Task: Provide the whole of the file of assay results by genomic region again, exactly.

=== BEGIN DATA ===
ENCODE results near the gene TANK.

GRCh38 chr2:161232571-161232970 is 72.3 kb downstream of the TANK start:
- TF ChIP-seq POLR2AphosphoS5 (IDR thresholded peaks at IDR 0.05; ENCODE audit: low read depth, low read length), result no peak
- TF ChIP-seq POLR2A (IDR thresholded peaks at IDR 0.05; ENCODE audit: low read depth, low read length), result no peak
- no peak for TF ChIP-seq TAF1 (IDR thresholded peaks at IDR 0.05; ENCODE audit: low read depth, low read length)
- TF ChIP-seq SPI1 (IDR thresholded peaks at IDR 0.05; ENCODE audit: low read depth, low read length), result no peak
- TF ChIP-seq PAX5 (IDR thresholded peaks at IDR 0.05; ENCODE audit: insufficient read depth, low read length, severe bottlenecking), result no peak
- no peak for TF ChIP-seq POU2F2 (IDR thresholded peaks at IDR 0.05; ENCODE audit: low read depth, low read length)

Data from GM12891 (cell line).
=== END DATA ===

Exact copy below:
ENCODE results near the gene TANK.

GRCh38 chr2:161232571-161232970 is 72.3 kb downstream of the TANK start:
- TF ChIP-seq POLR2AphosphoS5 (IDR thresholded peaks at IDR 0.05; ENCODE audit: low read depth, low read length), result no peak
- TF ChIP-seq POLR2A (IDR thresholded peaks at IDR 0.05; ENCODE audit: low read depth, low read length), result no peak
- no peak for TF ChIP-seq TAF1 (IDR thresholded peaks at IDR 0.05; ENCODE audit: low read depth, low read length)
- TF ChIP-seq SPI1 (IDR thresholded peaks at IDR 0.05; ENCODE audit: low read depth, low read length), result no peak
- TF ChIP-seq PAX5 (IDR thresholded peaks at IDR 0.05; ENCODE audit: insufficient read depth, low read length, severe bottlenecking), result no peak
- no peak for TF ChIP-seq POU2F2 (IDR thresholded peaks at IDR 0.05; ENCODE audit: low read depth, low read length)

Data from GM12891 (cell line).